Understanding your credit card statement is one of the most important things that you can do as a consumer. A credit card statement is essentially a document that your card provider provides each and every month detailing your transactions for the past billing year, and any other information that they feel comfortable sharing. If you have had a card for several years, you may find that your account details are not as transparent as you would like them to be. Your statements may include inaccurate information, which will negatively affect your credit score, making it harder to obtain new lines of credit or affordable loans in the future.
Understanding your statement is easier if you understand how it is issued. Credit card providers issue statements containing all the relevant information on the account summary and transaction history. The account summary tells you the name of the card holder, the account balance, the date that the transaction was made, the amount of the purchase, and the name of the merchant or company who made the purchase.
The account summary also includes the balance of each charge, any applicable fees, and any other special charges, if applicable. The statement, however, does not detail which charges were made, where the purchases took place, or when the account was opened. All these details must be provided by the merchant or company providing your credit card statement. This section alone may contain hundreds of different transactions and documents, and can often confuse even the most seasoned consumers.
Another detail that may be unclear in your credit card statement are your payments. For example, many companies will provide a statement with the amount of your payment due, the date of your payment due, the minimum monthly payment due, the interest rate that apply to your loan balance, and the percentage rate that apply to your balance transfer or purchase. While it may seem like an easy feature to overlook, understanding your payment due date can impact the interest rate that applies.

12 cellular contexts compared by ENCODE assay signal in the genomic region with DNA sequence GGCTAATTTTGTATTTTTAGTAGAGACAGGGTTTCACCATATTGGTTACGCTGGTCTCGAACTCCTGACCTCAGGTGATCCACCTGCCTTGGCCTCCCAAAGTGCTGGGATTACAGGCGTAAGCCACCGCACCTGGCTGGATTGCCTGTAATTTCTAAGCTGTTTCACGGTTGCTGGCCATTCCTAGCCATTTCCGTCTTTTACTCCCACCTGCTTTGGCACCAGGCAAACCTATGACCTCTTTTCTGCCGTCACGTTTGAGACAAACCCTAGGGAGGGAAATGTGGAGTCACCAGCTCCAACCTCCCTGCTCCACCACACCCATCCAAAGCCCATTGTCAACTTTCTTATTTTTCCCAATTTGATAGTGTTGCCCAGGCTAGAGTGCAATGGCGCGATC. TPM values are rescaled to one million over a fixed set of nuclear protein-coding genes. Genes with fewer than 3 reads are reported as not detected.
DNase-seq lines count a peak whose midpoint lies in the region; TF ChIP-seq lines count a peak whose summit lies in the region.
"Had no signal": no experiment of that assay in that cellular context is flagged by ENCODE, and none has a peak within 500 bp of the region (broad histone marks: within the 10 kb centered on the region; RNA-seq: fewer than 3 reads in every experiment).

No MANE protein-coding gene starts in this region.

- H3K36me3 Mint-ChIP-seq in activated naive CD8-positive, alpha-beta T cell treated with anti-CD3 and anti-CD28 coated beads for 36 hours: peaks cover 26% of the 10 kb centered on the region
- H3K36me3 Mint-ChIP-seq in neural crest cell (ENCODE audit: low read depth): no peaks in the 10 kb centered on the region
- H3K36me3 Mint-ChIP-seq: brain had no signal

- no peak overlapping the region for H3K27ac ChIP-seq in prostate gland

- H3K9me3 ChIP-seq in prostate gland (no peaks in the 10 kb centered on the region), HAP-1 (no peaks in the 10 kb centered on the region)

The account summary also includes a section that discusses your credit line. Many statements do not mention the APR and instead only briefly discuss the finance charges listed in the statement. If you have a zero percent introductory rate on a credit card, for example, you would not see it in the statement, because the interest rate is typically low when compared with the standard interest rate. However, if you make purchases with a credit line higher than the available credit line, your finance charges will likely be higher than the rate of the APR, and this can add up to a large amount of additional finance charges.
Finally, understanding your credit card statement balance can be helpful when you make a claim for credit repair. If you have a good understanding of your finance charges, you can accurately calculate the amount of your monthly credit limit. Furthermore, you should be able to determine the percentage of your credit limit that is actually used each month, which can help you reduce, or eliminate, your finance charges. Understanding your credit card balance can also be useful when you are making any type of purchase, since a good understanding of your available credit limit can help you determine the appropriate amount that you need to purchase each month.
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